Airwaves: March 17, 2006
Emmis Communications CEO Jeff Smulyan loves sports. So much so that he led a group to buy baseball's Seattle Mariners back in 1989, selling it three years later.
Apparently the baseball bug stayed with him. Smulyan is now looking to have Emmis itself buy the Washington Nationals, saying that it would be good for Emmis and good for baseball, though he won't say how.
Analysts aren't so sure. Shares of Emmis stock have fallen since the announcement, and some stockholders have expressed concern that Smulyan is using Emmis money rather than his own to fund his hobby.
"We believe this is a lose-lose situation for Major League Baseball and Emmis' shareholders," Richard Lane of FMI Focus Fund told industry newspaper Radio and Records. "Major League Baseball should know (that Smulyan is) dragging along unwilling partners," added Peter Lautmann of Kitzinger Lautmann Capital Management.
Lane and Lautmann are money managers at their respective companies and own a combined 4.3% of Emmis stock.
Smulyan has stated at various times that he believes it to be a good investment and won't take Emmis' attention away from broadcasting. Locally, Emmis owns Power 106 and Country KZLA.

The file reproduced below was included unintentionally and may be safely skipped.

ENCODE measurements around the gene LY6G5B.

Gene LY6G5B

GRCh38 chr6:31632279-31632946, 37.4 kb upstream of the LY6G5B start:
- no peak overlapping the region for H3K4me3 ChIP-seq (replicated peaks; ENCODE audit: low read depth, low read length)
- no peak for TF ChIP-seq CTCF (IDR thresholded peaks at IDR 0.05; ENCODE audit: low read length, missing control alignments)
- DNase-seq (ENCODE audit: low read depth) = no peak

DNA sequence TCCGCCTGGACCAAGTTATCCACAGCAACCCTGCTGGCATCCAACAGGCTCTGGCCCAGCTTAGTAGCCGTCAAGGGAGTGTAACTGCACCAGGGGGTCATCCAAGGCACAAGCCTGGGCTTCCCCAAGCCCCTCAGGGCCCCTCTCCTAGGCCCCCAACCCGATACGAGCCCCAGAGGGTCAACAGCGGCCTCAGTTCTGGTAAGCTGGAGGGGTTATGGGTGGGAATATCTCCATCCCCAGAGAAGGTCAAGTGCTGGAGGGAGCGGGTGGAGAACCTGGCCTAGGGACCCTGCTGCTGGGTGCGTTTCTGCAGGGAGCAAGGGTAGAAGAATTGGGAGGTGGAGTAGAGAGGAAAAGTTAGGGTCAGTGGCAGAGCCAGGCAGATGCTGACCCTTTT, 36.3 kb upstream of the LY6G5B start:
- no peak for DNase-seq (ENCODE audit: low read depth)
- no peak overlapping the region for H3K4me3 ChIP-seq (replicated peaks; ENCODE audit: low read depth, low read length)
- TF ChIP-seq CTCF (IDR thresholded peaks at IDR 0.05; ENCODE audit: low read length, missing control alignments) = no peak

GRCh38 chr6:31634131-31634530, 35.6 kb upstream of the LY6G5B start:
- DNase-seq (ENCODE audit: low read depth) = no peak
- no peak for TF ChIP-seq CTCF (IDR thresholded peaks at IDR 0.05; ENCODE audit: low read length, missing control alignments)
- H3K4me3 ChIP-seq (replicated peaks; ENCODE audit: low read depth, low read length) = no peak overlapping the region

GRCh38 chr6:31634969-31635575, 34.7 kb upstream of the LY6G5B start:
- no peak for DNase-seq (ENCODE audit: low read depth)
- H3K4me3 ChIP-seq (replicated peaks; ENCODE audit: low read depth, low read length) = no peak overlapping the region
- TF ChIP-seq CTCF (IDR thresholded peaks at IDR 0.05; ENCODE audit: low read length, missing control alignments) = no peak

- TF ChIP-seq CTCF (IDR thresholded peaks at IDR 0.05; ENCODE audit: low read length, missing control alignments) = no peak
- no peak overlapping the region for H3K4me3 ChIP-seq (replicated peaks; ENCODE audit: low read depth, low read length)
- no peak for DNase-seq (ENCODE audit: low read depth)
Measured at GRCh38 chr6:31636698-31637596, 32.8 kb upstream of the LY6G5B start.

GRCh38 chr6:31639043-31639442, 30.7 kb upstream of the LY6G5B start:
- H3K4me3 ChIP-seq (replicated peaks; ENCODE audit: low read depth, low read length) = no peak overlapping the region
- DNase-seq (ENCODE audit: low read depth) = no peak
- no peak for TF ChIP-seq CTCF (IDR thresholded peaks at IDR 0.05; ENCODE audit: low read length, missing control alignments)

Radio ratings determination, for the most part, hasn't changed since Arbitron perfected it years ago. Yet it has one fatal flaw: it relies on the memory of the selected listener, who must write down all listening for every quarter hour for two weeks in a diary.
That's one of the reasons for billboards and busboards around cities everywhere advertising stations. Not to get new listeners, necessarily, but to "remind" them -- if they are diary holders -- to write down that station.
Arbitron knows problems with the system, and is finally doing something about it. Starting in July, the company will begin the rollout of what it calls the Portable People Meter System, which totally replaces the written diary system.
The People Meter is a small passive measuring device that automatically tracks listener habits and exposure to media and entertainment. Not just radio, but cable, satellite television and radio, and even ads run in movie theaters.
This could drastically change the radio ratings landscape by removing human memory error and allowing all listening to be noted, not just what gets written down. It will be interesting to watch, though I'm glad I (currently, at least) don't own a top-rated station.
One million people are expected to be able to own digital HD Radios by the end of 2007, according to Bridge Ratings. The company went on to say that satellite radio should have roughly 9 million subscribers by the end of 2006.
The battle has just begun ...
Copyright © 2006 Richard Wagoner and The Copley Press.
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